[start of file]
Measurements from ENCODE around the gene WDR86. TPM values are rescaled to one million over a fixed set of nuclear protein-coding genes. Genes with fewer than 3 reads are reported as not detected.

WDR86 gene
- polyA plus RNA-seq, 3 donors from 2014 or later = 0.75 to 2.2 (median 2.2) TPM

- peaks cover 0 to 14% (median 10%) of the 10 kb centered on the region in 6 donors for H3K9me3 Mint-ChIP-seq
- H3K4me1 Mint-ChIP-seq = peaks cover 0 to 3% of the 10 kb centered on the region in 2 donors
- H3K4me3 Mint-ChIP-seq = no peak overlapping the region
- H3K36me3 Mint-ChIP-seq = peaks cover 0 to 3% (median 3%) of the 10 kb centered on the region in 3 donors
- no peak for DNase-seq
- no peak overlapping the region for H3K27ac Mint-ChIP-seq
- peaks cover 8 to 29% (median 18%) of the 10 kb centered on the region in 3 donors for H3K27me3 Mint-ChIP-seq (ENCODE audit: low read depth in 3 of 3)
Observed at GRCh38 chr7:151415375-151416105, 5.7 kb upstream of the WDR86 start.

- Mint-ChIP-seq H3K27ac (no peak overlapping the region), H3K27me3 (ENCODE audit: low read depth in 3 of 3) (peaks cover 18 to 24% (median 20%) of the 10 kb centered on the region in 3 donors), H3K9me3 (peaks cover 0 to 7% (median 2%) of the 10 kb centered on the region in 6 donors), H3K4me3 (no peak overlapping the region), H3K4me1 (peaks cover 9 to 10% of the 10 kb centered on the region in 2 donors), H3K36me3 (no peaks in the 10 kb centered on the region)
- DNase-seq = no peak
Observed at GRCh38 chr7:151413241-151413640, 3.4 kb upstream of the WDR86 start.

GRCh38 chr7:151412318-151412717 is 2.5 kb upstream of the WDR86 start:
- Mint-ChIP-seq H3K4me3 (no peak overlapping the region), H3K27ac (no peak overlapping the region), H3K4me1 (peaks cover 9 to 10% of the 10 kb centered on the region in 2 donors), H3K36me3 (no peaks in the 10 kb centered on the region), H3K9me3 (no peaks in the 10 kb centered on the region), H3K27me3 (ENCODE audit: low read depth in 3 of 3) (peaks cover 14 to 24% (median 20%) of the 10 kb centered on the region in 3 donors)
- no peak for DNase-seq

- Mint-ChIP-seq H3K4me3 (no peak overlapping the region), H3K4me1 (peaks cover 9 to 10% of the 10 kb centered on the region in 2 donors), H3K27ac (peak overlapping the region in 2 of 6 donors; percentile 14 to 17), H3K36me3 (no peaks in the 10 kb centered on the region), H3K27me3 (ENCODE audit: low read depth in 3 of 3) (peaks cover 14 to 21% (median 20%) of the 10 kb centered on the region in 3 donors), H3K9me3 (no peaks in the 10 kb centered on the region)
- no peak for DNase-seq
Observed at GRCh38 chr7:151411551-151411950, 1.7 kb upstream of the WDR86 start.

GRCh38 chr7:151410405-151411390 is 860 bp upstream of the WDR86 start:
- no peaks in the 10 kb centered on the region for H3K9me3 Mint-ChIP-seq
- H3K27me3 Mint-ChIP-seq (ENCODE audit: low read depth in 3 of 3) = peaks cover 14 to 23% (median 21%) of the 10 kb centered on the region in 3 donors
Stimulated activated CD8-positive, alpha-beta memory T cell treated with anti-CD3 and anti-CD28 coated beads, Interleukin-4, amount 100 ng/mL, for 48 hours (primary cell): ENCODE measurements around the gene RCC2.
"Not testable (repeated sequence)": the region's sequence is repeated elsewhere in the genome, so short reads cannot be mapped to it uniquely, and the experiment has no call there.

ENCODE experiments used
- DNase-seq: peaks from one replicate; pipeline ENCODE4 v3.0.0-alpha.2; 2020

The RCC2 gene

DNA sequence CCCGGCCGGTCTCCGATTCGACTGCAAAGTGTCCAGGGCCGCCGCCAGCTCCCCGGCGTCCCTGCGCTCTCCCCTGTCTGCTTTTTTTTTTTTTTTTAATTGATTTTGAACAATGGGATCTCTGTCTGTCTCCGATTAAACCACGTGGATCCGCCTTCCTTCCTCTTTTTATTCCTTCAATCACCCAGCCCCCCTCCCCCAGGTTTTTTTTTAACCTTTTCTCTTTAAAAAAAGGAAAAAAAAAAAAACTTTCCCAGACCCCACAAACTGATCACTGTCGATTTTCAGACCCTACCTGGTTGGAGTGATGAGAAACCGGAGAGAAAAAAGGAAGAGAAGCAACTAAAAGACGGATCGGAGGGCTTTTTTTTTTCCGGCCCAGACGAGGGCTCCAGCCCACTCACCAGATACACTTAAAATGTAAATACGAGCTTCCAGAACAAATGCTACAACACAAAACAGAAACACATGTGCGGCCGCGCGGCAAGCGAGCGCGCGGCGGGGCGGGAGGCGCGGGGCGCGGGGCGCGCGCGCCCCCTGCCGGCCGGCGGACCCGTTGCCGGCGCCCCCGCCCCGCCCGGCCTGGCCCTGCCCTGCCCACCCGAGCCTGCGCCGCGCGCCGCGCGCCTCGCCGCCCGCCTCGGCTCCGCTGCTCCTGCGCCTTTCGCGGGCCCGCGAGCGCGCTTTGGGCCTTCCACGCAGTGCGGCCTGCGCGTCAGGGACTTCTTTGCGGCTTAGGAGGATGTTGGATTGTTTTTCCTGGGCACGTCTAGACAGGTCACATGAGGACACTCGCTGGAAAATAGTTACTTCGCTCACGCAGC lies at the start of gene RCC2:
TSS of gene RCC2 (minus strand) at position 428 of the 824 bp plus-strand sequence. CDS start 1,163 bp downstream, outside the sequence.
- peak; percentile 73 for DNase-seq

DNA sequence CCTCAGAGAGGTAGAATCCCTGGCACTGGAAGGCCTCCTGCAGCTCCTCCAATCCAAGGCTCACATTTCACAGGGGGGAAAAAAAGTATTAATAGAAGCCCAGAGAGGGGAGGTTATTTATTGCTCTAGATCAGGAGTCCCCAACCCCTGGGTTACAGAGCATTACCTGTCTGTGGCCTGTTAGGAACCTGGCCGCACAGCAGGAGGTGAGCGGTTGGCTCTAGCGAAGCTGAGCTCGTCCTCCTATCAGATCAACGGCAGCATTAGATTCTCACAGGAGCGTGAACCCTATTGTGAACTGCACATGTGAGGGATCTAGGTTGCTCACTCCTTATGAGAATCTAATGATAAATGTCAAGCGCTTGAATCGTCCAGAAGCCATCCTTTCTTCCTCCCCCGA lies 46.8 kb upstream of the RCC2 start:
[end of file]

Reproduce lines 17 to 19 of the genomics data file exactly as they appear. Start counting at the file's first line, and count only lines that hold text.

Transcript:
- no peak for DNase-seq

- Mint-ChIP-seq H3K4me3 (no peak overlapping the region), H3K4me1 (peaks cover 9 to 10% of the 10 kb centered on the region in 2 donors), H3K27ac (peak overlapping the region in 2 of 6 donors; percentile 14 to 17), H3K36me3 (no peaks in the 10 kb centered on the region), H3K27me3 (ENCODE audit: low read depth in 3 of 3) (peaks cover 14 to 21% (median 20%) of the 10 kb centered on the region in 3 donors), H3K9me3 (no peaks in the 10 kb centered on the region)
- no peak for DNase-seq